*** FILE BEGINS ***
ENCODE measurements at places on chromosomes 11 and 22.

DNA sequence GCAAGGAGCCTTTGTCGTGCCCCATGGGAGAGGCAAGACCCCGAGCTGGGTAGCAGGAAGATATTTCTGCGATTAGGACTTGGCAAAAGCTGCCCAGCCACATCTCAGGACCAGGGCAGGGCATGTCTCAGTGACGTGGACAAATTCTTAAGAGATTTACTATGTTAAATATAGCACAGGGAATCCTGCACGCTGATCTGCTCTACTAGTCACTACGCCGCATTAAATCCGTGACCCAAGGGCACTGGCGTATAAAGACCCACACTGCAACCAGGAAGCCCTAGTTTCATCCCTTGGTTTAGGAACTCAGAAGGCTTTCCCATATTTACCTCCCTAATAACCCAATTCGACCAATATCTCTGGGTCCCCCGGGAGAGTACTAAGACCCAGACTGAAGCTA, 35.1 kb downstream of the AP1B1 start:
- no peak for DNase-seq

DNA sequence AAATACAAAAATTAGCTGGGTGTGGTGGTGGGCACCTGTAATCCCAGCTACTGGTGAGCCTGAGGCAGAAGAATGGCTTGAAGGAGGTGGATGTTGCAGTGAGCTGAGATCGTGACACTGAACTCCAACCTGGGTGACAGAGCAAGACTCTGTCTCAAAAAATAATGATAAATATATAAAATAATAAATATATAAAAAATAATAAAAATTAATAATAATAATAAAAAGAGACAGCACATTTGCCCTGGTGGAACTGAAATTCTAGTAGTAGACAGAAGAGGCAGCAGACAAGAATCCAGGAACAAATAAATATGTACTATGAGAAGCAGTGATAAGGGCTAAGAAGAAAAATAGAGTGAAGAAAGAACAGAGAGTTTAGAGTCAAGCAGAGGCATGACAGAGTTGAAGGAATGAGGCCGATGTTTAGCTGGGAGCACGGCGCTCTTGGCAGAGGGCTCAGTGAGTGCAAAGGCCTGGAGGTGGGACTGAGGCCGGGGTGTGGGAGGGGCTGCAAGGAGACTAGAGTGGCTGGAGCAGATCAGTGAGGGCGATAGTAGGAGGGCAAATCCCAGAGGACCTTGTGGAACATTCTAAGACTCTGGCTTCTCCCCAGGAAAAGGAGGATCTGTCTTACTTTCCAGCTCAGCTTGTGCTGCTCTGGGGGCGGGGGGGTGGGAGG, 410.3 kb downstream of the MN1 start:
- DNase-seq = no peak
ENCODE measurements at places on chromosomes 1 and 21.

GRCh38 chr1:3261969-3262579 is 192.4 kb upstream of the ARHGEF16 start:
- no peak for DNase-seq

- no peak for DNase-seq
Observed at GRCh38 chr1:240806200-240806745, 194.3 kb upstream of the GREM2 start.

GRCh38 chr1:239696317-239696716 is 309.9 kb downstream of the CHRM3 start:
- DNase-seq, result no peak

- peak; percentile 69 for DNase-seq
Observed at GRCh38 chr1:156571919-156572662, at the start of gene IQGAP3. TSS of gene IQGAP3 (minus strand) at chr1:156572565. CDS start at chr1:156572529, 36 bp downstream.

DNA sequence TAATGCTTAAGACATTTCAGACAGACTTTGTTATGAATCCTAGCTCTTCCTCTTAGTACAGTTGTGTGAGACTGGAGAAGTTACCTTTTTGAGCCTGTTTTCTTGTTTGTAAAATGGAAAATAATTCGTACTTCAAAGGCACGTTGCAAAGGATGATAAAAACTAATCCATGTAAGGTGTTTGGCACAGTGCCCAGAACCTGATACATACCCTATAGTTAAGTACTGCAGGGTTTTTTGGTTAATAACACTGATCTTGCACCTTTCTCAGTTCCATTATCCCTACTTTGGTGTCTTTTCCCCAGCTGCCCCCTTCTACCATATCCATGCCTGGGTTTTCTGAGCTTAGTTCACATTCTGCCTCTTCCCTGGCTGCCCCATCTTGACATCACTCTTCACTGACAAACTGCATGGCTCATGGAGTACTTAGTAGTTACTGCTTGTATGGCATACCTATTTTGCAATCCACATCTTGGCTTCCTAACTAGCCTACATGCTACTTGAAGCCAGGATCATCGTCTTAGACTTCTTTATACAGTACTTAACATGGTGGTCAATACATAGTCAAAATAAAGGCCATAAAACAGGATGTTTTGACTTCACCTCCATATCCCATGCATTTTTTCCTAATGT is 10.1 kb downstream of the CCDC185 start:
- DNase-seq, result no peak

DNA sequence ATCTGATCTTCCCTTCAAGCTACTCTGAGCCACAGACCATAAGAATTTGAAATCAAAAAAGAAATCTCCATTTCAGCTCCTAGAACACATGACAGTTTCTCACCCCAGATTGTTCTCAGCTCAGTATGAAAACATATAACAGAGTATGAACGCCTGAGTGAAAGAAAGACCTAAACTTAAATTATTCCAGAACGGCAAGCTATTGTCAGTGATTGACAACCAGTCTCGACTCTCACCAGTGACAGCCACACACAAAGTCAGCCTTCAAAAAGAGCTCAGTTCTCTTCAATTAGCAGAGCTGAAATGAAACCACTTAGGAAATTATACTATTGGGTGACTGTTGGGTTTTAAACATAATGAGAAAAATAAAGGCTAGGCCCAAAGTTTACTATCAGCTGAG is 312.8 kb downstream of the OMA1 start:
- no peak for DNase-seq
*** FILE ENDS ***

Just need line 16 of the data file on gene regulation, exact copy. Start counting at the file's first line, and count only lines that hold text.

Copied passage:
- DNase-seq, result no peak